To get around this, the bank structured the bond with an initial permanent writedown structure, but with an innovative provision to allow for conversion, conditional on approval at the Swiss bank’s AGM.

The extensive non-deal marketing efforts weeks ahead of the trade meant that by the time it came to market, UBS had full confidence the transaction would work, said Ed Mulderrig, DCM syndicate head for EMEA at UBS.

“It was, in our eyes, something we needed to get right, because this was the gateway for the entire market,” he said.

Unheard of demand

Those months of careful planning were rewarded by a level of demand that was unheard of for a subordinated bond offering from a bank. One of the largest AT1 trades ever, the US$3.5bn bond offering gathered more than US$36bn of orders from the US, Asia and Europe.

The self-led transaction, which is IFR's Yankee Bond of the Year, was evenly split into perpetual non-call five and non-call 10 notes, which both priced at 9.25%, tightening by a respective 75bp and 87.5bp from where the bonds were initially marketed.

Those levels were inside some estimates of fair value and close to the AT1s of European peers – defying predictions that a “Swiss premium” would be required to clear Swiss bail-in debt in the aftermath of Credit Suisse's demise.

“We felt it was important that we came back to the AT1 market,” said Kelleher.

Rest of the story

But while the AT1 is the culmination of UBS’s impressive year, to focus on that trade alone is to miss much of the story.

While the market was understandably worried about the AT1 in the days following the Credit Suisse rescue, UBS’s immediate focus was on funding, as the bank prioritised repaying some SFr120bn (US$138bn) of emergency liquidity drawn from the Swiss National Bank as part of the rescue.

However, given uncertainty on UBS’s post-integration balance sheet and its funding and capital needs, it decided not to enter major currency primary markets until it had published its first-half results.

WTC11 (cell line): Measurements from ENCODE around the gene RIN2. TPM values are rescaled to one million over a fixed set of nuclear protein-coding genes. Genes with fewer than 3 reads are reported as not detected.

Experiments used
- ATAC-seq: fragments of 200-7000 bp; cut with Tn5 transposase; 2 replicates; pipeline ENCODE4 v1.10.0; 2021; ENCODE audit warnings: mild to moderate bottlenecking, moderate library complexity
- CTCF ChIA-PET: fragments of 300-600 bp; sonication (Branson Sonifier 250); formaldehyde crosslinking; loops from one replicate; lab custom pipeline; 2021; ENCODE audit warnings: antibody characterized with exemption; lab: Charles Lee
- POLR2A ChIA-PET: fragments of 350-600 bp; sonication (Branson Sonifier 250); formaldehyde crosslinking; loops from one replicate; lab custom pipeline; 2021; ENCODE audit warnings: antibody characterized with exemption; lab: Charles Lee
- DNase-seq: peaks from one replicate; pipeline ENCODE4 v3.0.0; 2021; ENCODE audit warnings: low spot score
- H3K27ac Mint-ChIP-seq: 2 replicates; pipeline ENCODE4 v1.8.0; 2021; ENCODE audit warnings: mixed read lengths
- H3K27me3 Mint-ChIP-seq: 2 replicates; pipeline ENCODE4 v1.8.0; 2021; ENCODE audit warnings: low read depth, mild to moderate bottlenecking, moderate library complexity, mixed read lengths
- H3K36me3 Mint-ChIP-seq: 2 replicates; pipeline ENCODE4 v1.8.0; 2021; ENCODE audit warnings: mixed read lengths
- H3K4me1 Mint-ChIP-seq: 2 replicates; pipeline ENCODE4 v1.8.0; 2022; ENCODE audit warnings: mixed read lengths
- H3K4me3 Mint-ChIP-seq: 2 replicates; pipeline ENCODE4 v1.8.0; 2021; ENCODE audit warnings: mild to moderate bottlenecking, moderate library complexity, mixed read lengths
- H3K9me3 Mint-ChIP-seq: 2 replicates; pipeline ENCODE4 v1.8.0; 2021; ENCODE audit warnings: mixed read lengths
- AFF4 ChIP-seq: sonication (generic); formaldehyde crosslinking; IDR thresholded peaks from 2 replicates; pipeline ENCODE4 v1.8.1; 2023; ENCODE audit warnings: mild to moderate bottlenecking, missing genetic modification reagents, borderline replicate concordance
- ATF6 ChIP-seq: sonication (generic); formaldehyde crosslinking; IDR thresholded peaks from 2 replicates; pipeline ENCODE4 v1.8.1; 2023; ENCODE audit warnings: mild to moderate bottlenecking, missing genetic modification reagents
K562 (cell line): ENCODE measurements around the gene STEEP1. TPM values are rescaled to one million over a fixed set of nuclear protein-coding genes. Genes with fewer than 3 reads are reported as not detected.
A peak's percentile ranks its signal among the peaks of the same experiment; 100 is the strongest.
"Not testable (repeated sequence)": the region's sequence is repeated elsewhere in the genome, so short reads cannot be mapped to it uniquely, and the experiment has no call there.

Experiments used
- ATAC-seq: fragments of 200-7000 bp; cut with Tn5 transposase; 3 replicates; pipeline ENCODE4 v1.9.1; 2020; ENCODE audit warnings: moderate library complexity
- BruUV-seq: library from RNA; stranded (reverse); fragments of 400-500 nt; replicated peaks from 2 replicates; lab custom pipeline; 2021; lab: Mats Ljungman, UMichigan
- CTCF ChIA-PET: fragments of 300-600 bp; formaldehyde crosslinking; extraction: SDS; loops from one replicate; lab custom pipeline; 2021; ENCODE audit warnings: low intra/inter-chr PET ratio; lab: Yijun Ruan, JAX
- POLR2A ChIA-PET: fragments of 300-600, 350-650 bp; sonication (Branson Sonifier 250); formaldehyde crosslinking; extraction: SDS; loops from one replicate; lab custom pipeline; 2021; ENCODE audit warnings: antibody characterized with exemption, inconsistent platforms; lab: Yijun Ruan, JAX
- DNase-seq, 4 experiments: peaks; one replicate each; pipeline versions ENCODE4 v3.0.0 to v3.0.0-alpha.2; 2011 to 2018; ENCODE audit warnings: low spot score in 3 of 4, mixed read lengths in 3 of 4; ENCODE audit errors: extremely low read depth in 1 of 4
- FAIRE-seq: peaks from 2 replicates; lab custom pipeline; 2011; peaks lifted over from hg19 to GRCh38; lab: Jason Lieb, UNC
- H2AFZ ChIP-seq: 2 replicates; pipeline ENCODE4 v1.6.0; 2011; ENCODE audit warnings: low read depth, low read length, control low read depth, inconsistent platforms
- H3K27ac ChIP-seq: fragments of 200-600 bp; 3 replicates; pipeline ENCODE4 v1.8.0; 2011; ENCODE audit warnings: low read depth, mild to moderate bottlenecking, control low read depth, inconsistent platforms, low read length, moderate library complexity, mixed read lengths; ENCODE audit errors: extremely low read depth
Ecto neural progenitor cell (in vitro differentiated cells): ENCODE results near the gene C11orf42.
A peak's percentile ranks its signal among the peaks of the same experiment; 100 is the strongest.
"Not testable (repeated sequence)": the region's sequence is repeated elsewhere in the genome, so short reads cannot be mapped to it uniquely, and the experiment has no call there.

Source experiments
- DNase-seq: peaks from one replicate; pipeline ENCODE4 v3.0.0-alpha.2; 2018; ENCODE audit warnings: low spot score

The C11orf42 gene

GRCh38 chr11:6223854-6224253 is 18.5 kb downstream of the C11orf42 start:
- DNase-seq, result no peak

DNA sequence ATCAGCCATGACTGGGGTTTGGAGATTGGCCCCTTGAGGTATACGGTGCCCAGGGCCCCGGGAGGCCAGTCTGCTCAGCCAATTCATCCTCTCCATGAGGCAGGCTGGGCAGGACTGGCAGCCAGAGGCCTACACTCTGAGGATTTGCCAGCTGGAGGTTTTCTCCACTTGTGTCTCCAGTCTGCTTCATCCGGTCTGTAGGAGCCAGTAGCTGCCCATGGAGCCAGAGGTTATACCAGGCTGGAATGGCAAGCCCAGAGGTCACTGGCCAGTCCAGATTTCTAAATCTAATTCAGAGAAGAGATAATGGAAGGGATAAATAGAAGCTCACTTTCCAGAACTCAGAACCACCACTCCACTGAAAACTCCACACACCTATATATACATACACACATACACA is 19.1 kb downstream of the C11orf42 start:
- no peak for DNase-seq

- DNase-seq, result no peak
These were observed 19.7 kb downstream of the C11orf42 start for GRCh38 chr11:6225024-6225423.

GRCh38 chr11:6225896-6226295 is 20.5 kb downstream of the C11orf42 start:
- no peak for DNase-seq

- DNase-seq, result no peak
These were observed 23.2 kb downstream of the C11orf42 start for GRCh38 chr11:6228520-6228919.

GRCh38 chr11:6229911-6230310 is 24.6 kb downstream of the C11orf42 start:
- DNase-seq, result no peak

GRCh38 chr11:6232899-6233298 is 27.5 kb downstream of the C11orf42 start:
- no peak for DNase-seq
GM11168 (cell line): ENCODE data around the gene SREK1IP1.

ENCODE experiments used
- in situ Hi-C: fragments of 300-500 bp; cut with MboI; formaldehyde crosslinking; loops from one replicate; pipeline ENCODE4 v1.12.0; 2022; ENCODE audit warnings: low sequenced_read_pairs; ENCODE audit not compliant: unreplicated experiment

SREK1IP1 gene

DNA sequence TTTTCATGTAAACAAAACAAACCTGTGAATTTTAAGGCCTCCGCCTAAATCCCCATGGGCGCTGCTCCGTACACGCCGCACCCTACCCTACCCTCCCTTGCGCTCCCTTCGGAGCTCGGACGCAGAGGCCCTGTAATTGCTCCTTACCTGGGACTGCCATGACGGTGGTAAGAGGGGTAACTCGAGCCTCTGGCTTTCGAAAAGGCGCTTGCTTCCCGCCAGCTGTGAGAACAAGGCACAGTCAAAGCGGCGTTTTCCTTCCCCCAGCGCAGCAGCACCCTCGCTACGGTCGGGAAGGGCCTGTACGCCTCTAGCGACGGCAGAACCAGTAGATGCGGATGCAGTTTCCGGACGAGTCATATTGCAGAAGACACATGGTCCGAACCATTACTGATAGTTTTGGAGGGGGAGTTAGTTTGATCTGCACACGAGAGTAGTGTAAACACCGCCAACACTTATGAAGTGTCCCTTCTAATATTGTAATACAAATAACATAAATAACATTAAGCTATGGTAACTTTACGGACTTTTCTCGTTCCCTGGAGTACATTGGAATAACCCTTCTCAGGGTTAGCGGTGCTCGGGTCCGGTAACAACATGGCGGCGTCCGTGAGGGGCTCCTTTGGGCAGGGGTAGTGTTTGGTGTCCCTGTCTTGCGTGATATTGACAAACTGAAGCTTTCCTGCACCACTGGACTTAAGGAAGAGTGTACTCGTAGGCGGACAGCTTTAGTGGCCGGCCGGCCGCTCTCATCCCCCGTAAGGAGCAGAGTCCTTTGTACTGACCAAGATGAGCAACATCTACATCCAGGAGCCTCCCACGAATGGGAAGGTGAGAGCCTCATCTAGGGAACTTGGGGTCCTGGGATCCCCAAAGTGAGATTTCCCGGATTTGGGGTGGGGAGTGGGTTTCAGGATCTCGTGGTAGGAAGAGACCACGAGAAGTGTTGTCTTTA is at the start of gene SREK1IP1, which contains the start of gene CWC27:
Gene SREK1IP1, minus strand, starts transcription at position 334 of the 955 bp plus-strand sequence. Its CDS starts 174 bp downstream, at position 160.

“One of the hardest things to deal with going through the merger was that you constantly have an asymmetry of information between the treasury and the investor base, because as you go through the integration, until you report on it, you can’t put yourself in a position to do a big transaction,” said Donlon.

“Effectively, we inherited a massive funding deficit, and we were blocked from [major currency] markets for almost six months.”

In the interim, UBS targeted local currency markets, first staying close to home to issue what was at the time its largest Swiss franc bond ever, a SFr460m opco senior on May 3, following shortly afterwards with a A$1.425bn (US$965m) opco senior in the Australian market.

In search of other funding avenues, the bank also set to work establishing a Swiss covered bond programme, culminating in an inaugural SFr820m deal in October – the largest Swiss franc covered bond.

Following the delayed publication on August 31 of UBS’s first-half results, the bank’s entire new management team hit the road for the first time, with the swiftly integrated treasury team leading a global marketing effort. More than 160 investors participated as the bank gathered feedback that would prove crucial for its AT1 return.

Around the same time, the bank displayed more outside-the-box thinking by transitioning its US dollar opco debt from 144A registered to SEC-registered format in an exchange with a 95% take-up, increasing the bonds’ index eligibility and immediately earning liquidity and pricing benefits.

The bank was similarly successful in the primary market, raising US$3bn of opco senior debt on September 5 before selling its first post-Credit Suisse bail-in bonds on September 18, a US$4.5bn three-tranche holdco senior blowout.